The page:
Silence is… Deadly

I’m currently a little over halfway through this “slap Brian in the face” book called The Silence of Adam by Dr. Larry Crabb. The message is pounding me big time, and I’m not certain what to do about just yet.

“Men are called to move into darkness, to keep moving ahead with purpose and strength even when they cannot clearly see the path before them.” (The Silence of Adam, pg. 61)

Having been raised up in the church for as long as I can remember, it has always been commonplace to sort of joke around (and poke at women) about how sin entered the world. You see, it was “Eve” who spoke to the serpent, it was “Eve” who was deceived by the serpent, it was “Eve” who took the first bite out of the forbidden fruit, and it was “Eve” who enticed Adam to also take a bite – ie. sin’s entrance into the world was “Eve’s” fault! Right?

Well, what was Adam doing the whole time? I mean, scripture seems to imply that he was standing right there the whole time. I’ll tell you what Adam was doing… he was doing NOTHING! He stood there passively and allowed Eve to have this little discussion with the serpent – if your wife is talking with a snake don’t you think you should at least say something? He stood there silently as the serpent deceived Eve – he knew the truth of what God had told them, why didn’t he jump in at this point? He did not chime in when Eve took the fruit and was bringing it to her mouth – couldn’t he have said something like, “hey honey, shouldn’t we talk about this first?” And then he brainlessly took the fruit and bit into it himself.

“Adam’s silence was lethal. It brought the severing of relationship. And ultimately it brought death.” (pg. 98)

I’m being convicted about how often I remain silent, and I’m not sure what to do about it. How many times have I known that a friend was going to make a mistake and not called out warning lights? How many times do I retreat from a difficult challenge just because I’m uncertain of what the outcome will be? My finances have been a constant struggle since the failure of my first business, and when I feel overwhelmed and enslaved by them I ignore it and pray that my problems go away. And how many times have I not asked out a beautiful girl who I was attracted to under the guise of “not knowing if it was God’s Will or not?”

Like I already mentioned, I still have much of the book left to read, and while I’m still toiling with what this means for me I do know one thing for sure – if I really truly trusted God, I would not be silent, I would not be passive, I would not be still, I would not intentionally forget, I would not ignore. And if this is a challenge that essentially every man faces, how do I overcome? I have no clue how, but I will.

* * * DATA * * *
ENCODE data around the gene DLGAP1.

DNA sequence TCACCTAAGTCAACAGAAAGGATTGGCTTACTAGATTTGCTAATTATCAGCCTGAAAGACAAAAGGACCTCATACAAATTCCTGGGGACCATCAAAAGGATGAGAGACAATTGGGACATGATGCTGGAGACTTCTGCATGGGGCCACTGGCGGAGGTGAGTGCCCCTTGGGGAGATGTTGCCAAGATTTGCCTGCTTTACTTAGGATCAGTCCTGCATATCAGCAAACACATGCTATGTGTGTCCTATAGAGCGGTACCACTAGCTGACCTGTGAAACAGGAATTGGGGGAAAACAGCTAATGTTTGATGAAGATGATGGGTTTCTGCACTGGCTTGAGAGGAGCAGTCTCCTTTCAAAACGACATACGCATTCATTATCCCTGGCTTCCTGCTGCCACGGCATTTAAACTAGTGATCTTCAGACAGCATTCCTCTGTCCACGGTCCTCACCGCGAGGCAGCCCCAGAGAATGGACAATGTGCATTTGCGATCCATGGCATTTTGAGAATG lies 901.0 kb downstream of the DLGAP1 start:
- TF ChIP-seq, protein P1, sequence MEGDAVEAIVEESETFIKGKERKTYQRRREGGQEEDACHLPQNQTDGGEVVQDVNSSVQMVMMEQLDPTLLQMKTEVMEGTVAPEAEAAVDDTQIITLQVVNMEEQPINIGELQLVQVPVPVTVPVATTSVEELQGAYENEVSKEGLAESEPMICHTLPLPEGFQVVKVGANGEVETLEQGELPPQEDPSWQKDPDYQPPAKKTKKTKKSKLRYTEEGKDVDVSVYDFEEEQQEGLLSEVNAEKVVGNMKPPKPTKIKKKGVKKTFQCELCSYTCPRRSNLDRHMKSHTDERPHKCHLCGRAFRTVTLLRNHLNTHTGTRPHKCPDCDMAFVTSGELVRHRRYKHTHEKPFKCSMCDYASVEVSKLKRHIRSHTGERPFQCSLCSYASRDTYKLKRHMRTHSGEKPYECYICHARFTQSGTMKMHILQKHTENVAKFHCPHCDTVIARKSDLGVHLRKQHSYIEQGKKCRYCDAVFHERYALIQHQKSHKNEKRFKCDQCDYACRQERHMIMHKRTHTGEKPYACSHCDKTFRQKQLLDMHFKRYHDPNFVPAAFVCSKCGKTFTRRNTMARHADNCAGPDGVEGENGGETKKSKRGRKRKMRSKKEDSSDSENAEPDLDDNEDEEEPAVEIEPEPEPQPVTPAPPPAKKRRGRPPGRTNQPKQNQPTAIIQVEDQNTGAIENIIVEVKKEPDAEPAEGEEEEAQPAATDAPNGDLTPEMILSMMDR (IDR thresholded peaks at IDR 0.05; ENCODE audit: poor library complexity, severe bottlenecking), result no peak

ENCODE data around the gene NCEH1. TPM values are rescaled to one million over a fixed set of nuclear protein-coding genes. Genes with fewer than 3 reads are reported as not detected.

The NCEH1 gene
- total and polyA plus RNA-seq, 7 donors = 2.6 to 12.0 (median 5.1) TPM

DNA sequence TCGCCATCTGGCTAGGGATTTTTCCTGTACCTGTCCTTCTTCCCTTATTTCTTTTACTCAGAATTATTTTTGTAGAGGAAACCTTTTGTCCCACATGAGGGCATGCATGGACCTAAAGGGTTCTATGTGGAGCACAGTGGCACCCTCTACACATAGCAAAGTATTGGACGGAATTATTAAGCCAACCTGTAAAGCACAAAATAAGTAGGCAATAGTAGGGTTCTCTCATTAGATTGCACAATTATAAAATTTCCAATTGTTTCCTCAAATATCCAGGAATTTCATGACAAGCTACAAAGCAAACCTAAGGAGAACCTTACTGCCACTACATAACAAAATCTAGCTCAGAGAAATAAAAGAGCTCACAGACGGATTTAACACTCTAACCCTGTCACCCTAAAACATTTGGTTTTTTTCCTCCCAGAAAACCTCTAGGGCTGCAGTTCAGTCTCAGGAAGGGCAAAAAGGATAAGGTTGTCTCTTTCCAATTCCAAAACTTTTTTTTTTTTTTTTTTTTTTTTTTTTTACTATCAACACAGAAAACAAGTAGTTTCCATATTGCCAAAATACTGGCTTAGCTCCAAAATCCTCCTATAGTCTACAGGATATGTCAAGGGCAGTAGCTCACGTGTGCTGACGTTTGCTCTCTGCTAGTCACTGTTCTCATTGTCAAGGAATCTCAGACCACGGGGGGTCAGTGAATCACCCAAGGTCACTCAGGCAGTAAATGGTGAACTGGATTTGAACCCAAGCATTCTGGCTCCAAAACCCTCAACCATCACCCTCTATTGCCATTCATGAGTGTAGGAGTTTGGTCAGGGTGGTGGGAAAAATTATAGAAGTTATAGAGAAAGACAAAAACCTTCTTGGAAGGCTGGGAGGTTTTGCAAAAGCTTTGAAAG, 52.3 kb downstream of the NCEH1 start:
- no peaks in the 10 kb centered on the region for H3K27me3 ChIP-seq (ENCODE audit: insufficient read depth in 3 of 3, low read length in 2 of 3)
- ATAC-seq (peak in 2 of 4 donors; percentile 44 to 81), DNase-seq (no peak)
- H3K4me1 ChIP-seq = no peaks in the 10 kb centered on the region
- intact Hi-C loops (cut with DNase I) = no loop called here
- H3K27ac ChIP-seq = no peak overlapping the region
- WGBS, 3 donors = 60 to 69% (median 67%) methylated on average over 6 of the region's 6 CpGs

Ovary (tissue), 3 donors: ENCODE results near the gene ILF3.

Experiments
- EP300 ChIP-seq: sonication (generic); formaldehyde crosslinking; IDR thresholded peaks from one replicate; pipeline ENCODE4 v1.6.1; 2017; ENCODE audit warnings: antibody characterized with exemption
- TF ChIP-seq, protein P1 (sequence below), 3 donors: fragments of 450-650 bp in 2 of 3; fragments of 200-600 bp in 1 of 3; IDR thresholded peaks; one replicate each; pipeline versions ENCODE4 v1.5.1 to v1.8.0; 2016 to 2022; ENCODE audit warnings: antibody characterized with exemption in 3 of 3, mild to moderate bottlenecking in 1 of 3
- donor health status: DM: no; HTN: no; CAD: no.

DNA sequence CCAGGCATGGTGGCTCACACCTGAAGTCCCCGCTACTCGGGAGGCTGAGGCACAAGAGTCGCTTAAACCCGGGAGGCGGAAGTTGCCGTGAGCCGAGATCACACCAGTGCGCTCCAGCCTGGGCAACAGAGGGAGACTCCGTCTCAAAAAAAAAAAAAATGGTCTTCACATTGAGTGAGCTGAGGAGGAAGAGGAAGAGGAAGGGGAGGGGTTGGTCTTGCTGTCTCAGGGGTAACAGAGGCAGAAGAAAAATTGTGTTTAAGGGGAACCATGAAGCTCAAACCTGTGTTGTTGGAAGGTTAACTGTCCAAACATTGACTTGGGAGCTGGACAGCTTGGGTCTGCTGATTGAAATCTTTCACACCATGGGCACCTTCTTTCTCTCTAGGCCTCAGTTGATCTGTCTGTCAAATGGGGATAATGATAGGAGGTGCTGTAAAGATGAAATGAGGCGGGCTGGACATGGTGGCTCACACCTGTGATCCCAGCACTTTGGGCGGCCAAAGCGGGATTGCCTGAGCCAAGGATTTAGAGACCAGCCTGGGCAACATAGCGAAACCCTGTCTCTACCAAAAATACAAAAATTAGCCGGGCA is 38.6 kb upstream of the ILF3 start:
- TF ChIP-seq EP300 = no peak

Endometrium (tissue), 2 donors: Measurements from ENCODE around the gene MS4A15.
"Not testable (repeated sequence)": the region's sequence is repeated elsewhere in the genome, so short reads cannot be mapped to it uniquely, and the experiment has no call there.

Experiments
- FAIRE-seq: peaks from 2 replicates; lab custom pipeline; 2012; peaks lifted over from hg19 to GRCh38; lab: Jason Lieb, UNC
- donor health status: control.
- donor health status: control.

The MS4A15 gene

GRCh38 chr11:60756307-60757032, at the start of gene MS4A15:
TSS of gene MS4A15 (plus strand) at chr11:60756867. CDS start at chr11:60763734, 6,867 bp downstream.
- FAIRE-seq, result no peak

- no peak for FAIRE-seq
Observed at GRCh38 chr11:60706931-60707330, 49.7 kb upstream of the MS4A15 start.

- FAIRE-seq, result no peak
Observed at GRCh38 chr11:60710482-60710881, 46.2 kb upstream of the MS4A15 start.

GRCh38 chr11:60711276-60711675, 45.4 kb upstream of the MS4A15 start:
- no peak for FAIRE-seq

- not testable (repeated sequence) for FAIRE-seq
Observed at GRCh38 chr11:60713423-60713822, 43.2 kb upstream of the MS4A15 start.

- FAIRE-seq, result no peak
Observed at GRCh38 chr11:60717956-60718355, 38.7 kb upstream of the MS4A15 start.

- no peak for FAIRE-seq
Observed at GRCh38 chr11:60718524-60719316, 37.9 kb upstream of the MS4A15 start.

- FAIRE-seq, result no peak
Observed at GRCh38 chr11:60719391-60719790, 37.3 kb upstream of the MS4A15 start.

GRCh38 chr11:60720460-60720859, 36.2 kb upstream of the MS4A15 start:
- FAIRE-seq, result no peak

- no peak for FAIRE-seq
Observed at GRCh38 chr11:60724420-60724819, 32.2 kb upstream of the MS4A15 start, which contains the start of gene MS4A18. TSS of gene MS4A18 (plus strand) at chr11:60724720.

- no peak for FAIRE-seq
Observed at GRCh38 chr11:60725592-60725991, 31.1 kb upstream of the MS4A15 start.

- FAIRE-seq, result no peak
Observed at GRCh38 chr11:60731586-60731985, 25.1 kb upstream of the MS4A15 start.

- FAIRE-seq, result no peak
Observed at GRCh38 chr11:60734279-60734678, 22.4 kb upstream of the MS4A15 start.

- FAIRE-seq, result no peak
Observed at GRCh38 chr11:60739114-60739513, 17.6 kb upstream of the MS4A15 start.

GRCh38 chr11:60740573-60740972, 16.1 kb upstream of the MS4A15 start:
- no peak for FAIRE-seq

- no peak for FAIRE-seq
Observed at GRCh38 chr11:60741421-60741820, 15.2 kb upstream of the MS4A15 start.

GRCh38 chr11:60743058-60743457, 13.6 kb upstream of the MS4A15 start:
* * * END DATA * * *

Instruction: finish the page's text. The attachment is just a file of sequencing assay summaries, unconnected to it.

“Men who spend their lives finding God are quietly transformed from mere men into elders: godly men who know what it means to trust a person when there is no plan to follow: spiritual fathers who enter dark caves that their children run from; Christlike mentors who speak into that darkness with strength instead of control, with gentleness instead of destructive force, and with wisdom that cuts through the confusion to the beauty beyond.” (pg. 102)

10 thoughts

  1. I haven’t read the book (yet — as it’s now on my “To Read” list), but I can completely identify with what you were saying. All too often I sit back and let life happen to me, instead of taking action and attempting to set its course.

    Great post, keep em up!

  2. Nice man! I didn’t meet Susan until, like Peter, I stepped out of the boat in faith and trusted in God. I have my copy of the book but have been too lazy to pick it up. Shame on me!!

  3. Hey Man! Great testimony and ideas to think about. Yeah, this is a must read for everyone..even slacker Geoff..haha…jk…anyhow, I was reading earlier today about how people were and are created to be relational. That is so true. We are made for relationships and it is up to us guys to to relate clearly. In the book…I love this….he says “A man will either call forth light and beauty in the people he knows or he will destroy that same life and beauty.” Guys…HELLO…we are called out by God to be like this. To men of positive relationships that bring forth light and beauty not one who destroys it. Sometimes it is easier to not do either. God calls men to a higher calling. If we lead, people will follow.